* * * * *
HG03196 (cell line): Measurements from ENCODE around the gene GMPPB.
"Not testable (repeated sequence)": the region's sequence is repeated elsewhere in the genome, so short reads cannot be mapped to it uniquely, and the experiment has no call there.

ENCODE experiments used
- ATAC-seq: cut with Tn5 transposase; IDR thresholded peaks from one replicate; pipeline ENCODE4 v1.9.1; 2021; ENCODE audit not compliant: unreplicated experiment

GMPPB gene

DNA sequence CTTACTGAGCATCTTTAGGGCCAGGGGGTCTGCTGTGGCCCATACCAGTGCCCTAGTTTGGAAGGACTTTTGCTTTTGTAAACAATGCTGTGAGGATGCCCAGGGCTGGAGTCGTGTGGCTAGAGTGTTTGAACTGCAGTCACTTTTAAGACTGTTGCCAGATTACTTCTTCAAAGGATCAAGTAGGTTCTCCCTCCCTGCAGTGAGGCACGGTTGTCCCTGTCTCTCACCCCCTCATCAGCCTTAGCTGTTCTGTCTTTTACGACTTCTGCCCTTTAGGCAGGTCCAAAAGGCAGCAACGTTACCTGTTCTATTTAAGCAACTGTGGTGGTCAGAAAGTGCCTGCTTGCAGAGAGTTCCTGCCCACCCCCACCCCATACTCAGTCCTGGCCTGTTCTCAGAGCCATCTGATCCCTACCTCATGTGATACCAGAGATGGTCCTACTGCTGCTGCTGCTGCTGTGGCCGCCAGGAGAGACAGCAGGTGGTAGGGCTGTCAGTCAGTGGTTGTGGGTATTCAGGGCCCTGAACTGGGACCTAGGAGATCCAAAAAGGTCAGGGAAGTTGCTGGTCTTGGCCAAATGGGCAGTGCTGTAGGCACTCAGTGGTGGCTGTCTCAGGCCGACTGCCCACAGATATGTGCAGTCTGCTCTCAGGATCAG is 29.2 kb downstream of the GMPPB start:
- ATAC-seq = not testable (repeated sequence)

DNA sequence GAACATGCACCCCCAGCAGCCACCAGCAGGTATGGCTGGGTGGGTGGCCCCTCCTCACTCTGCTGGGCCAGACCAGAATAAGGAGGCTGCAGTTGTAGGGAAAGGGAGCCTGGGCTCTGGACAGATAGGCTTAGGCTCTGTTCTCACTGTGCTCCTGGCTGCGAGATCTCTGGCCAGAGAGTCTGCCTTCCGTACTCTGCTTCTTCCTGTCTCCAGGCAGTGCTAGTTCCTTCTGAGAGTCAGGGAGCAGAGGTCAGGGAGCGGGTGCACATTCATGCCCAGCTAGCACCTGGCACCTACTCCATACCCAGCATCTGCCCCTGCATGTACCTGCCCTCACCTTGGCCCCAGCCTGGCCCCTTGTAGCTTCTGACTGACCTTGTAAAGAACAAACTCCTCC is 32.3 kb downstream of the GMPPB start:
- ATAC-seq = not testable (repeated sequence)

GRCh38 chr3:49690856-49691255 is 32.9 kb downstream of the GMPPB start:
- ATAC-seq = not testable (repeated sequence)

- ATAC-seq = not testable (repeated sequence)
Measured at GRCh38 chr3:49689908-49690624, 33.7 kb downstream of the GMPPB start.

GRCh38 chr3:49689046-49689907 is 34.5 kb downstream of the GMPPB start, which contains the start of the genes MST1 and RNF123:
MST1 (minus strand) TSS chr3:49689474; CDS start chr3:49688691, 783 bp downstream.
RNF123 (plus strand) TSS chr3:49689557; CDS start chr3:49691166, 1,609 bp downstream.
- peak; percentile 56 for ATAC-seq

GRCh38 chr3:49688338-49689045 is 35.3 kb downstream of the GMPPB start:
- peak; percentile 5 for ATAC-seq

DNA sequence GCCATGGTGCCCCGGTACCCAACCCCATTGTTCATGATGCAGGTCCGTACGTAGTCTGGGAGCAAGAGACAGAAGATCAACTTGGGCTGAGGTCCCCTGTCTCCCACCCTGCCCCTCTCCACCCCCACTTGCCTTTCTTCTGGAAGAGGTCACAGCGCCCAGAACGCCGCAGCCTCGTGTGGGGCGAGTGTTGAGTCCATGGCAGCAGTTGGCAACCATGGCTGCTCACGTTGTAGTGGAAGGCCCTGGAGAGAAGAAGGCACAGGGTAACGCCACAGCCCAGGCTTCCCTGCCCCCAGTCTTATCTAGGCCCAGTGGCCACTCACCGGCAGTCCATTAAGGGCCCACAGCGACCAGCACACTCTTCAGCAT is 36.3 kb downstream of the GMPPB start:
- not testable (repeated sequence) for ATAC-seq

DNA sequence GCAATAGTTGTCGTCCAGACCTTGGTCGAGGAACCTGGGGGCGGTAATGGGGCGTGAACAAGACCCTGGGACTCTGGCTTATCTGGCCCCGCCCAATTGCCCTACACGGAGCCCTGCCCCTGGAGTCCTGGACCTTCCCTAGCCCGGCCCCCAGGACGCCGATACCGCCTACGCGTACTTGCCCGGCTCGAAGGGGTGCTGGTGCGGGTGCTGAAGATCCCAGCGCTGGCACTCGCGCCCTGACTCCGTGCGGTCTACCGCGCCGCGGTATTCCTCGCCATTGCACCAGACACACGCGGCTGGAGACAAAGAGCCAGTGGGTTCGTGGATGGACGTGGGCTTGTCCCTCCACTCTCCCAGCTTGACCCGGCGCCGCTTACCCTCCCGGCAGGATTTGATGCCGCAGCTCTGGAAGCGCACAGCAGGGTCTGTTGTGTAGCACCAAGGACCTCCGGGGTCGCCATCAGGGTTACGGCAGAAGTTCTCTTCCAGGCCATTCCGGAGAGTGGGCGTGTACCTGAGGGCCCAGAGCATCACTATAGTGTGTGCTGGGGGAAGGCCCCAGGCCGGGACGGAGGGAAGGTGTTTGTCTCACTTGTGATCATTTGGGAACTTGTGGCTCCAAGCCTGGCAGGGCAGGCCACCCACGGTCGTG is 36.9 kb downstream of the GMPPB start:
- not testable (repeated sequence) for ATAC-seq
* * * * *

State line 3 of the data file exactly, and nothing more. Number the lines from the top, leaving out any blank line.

ENCODE experiments used